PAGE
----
Jon Stewart, the sage of Comedy Central, is one of the few to be honest about it. “What if Bush … has been right about this all along? I feel like my world view will not sustain itself and I may … implode.” Daniel Schorr, another critic of the Bush foreign policy, ventured, a bit more grudgingly, that Bush “may have had it right.”

Right on what? That America, using power harnessed to democratic ideals, could begin a transformation of the Arab world from endless tyranny and intolerance to decent governance and democratization. Two years ago, shortly before the invasion of Iraq, I argued in these pages that forcefully deposing Saddam Hussein was, more than anything, about America “coming ashore” to effect a “pan-Arab reformation”–a dangerous, “risky and, yes, arrogant” but necessary attempt to change the very culture of the Middle East, to open its doors to democracy and modernity.

And it wasn’t just Krauthammer. See line 4 of the eye chart:

That’s a Henry Payne cartoon from 2004.

And the clowns elites of the Iraq Surrender Group expect the existing governments of the Middle East to HELP us establish the viper we’ve deliberately tried to place in their midst?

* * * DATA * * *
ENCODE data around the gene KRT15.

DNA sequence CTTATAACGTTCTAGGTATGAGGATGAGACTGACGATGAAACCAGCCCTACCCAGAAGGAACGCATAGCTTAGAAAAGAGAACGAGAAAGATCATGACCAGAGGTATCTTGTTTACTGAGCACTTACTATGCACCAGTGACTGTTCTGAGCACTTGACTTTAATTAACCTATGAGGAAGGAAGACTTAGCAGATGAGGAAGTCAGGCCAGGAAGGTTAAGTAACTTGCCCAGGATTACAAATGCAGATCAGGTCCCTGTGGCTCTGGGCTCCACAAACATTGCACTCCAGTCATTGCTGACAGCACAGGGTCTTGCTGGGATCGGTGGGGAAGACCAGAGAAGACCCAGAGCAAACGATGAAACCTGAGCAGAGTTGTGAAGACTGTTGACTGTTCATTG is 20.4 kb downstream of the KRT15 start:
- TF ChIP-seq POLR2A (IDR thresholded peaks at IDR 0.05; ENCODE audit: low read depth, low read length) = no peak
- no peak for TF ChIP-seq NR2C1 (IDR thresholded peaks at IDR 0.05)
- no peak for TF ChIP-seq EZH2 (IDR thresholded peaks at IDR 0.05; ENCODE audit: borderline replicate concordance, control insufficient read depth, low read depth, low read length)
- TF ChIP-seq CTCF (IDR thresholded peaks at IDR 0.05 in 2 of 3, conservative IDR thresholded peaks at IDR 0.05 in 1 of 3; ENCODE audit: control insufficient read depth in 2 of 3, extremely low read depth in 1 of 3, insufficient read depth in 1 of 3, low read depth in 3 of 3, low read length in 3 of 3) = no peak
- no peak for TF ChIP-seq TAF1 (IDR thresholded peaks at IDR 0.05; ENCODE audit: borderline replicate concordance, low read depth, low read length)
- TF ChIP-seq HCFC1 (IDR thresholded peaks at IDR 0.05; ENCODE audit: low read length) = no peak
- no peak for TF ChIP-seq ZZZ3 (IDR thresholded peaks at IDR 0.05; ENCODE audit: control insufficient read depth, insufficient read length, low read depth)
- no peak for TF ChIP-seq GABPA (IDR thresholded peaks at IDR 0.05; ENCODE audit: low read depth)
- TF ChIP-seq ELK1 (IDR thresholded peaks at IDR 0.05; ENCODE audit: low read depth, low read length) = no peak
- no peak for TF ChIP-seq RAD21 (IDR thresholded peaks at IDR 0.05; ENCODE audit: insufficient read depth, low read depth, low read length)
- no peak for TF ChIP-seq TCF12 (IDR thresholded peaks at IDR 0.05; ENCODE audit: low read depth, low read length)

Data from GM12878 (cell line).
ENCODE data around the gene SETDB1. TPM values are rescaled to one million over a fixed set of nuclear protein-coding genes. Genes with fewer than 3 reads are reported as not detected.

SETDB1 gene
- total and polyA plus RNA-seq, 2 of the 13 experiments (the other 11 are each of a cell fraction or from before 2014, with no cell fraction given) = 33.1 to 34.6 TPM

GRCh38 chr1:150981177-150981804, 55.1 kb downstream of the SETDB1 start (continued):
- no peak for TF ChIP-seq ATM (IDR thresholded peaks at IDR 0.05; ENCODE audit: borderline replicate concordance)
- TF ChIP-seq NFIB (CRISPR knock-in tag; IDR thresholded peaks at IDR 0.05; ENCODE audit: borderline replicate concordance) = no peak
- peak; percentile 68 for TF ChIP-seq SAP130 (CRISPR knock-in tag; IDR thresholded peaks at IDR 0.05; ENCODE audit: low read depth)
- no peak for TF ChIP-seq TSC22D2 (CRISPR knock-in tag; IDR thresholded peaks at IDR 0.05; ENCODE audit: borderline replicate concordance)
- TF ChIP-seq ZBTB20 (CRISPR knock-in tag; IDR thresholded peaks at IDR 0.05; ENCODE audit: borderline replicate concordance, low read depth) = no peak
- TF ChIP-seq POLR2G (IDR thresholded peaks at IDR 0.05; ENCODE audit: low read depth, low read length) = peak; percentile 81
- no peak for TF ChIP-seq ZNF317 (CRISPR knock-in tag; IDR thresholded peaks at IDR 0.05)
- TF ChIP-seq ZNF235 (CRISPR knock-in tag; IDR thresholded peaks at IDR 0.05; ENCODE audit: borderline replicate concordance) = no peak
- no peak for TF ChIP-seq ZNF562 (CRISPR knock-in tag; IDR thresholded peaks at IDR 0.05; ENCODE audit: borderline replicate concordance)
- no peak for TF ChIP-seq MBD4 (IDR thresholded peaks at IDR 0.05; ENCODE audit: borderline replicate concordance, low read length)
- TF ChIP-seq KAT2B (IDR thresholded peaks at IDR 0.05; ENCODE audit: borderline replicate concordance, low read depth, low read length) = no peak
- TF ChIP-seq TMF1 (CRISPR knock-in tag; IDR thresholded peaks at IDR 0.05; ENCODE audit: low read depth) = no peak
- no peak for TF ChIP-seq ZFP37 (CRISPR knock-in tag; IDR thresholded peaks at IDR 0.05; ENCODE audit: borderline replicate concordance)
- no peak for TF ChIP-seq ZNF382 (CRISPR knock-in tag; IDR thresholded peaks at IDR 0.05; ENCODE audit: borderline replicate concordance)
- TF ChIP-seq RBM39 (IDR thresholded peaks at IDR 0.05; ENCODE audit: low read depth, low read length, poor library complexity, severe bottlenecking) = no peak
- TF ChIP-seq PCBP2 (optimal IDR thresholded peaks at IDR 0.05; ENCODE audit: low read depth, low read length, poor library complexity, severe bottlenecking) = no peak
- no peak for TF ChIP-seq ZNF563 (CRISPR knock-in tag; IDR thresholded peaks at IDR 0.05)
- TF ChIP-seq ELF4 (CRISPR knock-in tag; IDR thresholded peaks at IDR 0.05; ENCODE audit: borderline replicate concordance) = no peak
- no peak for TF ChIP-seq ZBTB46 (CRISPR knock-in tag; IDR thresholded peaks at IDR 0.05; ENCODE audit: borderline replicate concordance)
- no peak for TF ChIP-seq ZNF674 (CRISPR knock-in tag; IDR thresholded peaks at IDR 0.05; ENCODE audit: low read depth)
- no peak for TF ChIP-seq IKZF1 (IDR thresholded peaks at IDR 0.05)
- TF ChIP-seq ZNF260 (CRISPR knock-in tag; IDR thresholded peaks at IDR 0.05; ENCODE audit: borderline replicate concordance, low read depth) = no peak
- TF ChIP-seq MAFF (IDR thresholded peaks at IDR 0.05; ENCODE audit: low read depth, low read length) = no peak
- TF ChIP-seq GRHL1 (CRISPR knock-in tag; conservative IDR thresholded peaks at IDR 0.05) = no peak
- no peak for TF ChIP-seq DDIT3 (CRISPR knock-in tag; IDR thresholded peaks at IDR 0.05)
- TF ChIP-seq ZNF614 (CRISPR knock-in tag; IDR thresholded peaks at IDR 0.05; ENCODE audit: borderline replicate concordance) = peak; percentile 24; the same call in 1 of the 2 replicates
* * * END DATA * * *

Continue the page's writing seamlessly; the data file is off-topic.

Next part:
What were they smoking? Or are they just trying to convince and placate us, while really knowing the reality on the ground?

Today is the 65th anniversary of the attack on Pearl Harbor. Back then we, as a nation, understood the job and the risks. While we’ve never, really, been 100% united about anything, during that period I’d say the percentage behind the effort was in the 90’s. But now I think Peggy may have been more right than anybody wanted to acknowledge. They’ve got theirs. No one in “the elites of journalism and politics, the elites of the Hill and at Foggy Bottom and the agencies, the elites of our state capitals, the rich and accomplished and successful of Washington, and elsewhere” wants to stand up and say “we’ve got to roll up our sleeves and sacrifice.” No one’s going to do a Churchill and say “I have nothing to offer but blood, toil, tears and sweat.” It might affect the sales of Playstation 3’s. Or their chances of getting re-elected.